I also thought the Goombas were pretty cute. I remember working on Mario and thinking that it wasn't going to look anything like the character but it somehow all came together, especially once I got that moustache on. I opted to skip Luigi for two reasons 1) I thought that it would be enough trying to get one of the Mario Bros. looking correct and 2) I thought it would look weird with a big Mario on the top and a smaller Luigi on the side.

I was very proud of this cake. It was the first cake that I did where the figures actually had to resemble existing characters rather than random animals which could be more forgiving.

The cake itself was vanilla with vanilla frosting.

My nephew's reaction? "Where's Luigi?". Oops...

Monday, February 13, 2012

Velvety Valentine's

My husband and I do not typically celebrate Valentine's Day. How would we celebrate? My husband could cook me a lovely dinner, but he does that every night. I could make a special treat, but I do that almost every weekend. It was really nice to celebrate when we had a long distance relationship during university - I always looked forward to coming home and finding some sort of parcel waiting for me. Now that we're married I don't feel that we need a special day to show our love and appreciation for each other. I hope that we do that every day. Is Valentine's Day a great excuse to bake something pretty? Most certainly!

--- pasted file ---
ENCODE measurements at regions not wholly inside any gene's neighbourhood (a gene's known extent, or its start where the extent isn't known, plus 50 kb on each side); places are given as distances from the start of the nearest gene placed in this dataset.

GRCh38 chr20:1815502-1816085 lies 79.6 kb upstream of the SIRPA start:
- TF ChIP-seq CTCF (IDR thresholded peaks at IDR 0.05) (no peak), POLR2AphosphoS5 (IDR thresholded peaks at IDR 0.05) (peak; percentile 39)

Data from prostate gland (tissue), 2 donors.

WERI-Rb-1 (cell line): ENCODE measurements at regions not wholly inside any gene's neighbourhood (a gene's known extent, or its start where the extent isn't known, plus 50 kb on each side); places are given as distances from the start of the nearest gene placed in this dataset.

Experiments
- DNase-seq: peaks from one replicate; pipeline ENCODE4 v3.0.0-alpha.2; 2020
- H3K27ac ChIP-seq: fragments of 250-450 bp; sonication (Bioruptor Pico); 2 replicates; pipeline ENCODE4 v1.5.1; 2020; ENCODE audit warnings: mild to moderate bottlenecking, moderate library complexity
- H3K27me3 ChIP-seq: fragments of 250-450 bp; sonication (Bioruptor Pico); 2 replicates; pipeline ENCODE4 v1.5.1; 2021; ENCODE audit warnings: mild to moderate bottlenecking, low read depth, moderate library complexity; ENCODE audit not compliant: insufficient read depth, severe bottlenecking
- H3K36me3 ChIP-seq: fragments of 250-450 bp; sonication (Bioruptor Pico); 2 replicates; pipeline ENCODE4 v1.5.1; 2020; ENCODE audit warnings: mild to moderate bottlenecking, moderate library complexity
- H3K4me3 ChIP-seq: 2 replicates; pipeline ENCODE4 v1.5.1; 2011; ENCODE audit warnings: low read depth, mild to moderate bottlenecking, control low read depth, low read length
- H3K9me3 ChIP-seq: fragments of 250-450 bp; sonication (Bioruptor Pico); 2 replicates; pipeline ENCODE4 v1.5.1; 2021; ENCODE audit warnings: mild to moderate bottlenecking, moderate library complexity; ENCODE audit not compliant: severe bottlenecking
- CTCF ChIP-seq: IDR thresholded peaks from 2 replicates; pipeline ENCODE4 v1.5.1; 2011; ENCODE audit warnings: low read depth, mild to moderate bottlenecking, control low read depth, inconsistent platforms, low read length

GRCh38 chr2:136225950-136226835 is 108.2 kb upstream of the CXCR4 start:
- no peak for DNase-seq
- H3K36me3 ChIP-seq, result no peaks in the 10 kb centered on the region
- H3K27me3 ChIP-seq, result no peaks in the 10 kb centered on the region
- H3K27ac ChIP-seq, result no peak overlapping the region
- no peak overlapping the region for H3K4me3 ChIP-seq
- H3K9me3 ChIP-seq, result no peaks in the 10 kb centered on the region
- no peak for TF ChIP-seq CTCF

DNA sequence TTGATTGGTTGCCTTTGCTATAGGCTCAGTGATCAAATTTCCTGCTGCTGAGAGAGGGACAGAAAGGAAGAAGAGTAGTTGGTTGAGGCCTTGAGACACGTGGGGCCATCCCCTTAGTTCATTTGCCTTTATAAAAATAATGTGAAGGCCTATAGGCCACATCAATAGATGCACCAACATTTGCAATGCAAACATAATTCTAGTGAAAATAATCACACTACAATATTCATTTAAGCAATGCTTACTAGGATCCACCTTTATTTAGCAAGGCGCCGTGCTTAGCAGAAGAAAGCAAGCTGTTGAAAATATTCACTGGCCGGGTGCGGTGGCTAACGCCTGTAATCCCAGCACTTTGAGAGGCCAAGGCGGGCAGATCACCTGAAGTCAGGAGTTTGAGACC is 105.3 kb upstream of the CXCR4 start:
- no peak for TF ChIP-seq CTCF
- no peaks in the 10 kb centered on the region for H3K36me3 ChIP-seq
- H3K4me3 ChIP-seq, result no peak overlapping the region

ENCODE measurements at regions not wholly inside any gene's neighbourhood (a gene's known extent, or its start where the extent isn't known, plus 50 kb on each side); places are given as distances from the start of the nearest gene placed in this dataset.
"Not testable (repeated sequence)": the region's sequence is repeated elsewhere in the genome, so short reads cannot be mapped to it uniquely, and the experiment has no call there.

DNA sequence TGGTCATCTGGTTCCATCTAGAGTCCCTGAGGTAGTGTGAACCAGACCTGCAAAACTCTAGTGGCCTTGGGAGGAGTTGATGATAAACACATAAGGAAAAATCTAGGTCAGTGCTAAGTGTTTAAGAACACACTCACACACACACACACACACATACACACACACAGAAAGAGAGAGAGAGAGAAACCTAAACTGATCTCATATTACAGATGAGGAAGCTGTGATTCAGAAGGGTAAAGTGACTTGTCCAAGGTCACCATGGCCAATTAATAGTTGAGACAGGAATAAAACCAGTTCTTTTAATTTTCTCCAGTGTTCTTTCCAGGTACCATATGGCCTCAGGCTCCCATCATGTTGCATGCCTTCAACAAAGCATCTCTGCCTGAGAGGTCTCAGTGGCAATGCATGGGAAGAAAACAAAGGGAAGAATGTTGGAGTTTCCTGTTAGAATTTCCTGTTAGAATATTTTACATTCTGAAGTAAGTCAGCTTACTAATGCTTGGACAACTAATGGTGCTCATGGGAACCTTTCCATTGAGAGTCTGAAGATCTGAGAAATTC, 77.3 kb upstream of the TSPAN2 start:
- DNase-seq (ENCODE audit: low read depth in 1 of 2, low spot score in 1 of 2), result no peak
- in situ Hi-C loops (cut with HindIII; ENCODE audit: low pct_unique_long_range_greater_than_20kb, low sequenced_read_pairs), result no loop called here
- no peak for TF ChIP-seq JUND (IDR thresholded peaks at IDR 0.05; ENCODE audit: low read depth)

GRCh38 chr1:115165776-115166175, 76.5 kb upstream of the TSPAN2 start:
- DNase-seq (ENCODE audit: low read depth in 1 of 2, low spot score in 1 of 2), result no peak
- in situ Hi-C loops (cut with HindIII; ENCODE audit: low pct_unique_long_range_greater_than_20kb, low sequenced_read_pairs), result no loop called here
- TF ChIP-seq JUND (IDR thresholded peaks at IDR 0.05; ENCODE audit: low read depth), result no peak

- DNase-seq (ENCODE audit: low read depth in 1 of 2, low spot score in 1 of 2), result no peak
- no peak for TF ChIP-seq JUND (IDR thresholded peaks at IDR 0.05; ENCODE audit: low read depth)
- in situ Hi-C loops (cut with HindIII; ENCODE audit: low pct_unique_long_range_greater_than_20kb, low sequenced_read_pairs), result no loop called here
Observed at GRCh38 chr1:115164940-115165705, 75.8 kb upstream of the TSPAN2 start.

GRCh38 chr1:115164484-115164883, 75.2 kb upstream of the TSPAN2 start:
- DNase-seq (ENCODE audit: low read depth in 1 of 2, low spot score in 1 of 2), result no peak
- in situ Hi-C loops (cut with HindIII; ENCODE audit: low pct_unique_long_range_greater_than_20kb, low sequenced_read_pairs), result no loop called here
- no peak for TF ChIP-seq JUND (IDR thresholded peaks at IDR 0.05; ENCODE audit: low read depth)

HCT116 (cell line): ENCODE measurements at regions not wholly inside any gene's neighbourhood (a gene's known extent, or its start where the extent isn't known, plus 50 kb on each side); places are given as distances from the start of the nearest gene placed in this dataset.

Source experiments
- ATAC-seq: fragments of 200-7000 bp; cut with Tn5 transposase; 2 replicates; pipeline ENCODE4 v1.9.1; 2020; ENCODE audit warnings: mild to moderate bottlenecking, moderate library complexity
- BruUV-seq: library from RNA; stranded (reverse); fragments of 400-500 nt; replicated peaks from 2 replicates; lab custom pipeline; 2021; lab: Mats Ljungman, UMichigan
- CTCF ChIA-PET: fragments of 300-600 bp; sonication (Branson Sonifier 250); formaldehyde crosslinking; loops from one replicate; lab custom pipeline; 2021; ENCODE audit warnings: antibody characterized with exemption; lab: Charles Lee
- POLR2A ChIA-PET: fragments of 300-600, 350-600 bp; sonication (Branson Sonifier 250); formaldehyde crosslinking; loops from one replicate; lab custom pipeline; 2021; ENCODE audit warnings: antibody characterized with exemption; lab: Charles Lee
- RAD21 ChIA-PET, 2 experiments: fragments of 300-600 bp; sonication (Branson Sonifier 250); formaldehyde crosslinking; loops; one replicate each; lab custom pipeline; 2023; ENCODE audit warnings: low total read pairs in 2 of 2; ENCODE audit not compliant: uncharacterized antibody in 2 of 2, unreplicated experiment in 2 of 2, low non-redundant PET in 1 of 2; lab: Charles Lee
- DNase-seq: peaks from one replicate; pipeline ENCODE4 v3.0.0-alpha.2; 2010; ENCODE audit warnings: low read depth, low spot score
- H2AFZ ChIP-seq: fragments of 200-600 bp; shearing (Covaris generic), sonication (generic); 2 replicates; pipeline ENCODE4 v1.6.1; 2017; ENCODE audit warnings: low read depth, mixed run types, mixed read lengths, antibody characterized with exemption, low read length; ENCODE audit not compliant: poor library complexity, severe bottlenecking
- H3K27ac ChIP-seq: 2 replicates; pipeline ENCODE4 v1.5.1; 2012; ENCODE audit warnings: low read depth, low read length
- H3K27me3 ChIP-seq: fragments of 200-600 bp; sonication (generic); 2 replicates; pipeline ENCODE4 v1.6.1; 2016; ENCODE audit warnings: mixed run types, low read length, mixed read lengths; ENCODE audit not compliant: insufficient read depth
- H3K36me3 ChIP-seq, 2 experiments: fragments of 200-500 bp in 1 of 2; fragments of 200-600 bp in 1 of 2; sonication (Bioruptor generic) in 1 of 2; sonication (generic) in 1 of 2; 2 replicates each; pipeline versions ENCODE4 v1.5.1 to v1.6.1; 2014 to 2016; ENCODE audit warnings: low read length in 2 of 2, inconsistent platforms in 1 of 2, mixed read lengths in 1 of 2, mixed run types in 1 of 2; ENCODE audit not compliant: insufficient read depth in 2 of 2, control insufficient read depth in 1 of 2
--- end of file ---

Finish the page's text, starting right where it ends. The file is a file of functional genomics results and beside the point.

I've noticed that leading up to Valentine's Day this year, there has been a flurry of red velvet-themed desserts on bakery menus and food blogs. Why is red velvet cake so popular? It could be the soft, moist crumb created from the use of buttermilk, the subtle taste of cocoa, the vibrant red colour (from food colouring) which goes so well with Valentine's themes, or the fact that it is simply a vehicle for cream cheese frosting. For me, I think it is the latter as I equally enjoy a good carrot cake or ginger cake with cream cheese frosting.

Did I really want to jump on the red velvet bandwagon for Valentine's Day? The decision to make these was based solely on the fact that this was the cupcake flavour that was requested by my co-workers. That and I'm not much of a baking anarchist.

The recipe that I used was from my Magnolia Bakery cookbook. There hasn't been a recipe from this book that I have not thoroughly enjoyed. You can find the recipe online here. Rather than pairing it with vanilla icing, I used cream cheese frosting. Yum.

To decorate them, I cut out a variety of sizes of hearts and some X's and O's from fondant. What's Valentine's without a few sweet hugs and kisses?

Sunday, February 05, 2012

Pearly Pops

Cake pops. Popular and tasty as they are, I have never had much of an interest in making them. As much as I love chocolate, I find the process of dipping things in chocolate to be both tedious and messy. I admire those who have popularized and mastered these tasty morsels of cake mixed with icing.